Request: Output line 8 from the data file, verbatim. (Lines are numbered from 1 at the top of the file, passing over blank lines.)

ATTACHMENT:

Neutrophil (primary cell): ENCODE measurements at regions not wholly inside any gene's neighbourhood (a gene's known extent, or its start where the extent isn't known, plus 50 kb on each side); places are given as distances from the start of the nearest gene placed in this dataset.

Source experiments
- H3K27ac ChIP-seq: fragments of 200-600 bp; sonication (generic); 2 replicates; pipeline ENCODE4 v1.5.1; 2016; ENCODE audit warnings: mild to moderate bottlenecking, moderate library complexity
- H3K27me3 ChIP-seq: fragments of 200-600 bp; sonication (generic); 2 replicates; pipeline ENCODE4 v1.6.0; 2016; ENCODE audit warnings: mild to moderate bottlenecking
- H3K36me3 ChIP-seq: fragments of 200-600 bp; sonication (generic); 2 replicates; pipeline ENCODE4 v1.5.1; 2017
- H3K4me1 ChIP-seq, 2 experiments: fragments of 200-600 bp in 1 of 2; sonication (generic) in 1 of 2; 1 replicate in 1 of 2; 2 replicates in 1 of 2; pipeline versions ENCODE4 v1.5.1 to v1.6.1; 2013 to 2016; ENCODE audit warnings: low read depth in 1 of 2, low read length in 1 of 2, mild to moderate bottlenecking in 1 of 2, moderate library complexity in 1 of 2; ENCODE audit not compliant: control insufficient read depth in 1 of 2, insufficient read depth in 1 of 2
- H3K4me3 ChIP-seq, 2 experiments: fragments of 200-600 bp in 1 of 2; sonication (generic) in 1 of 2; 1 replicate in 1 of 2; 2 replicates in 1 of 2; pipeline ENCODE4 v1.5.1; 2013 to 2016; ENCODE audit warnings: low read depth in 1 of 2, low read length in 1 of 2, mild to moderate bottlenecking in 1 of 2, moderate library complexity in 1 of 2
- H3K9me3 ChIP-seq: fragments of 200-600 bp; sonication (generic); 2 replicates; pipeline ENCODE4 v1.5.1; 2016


- H3K9me3 ChIP-seq: fragments of 200-600 bp; sonication (generic); 2 replicates; pipeline ENCODE4 v1.5.1; 2016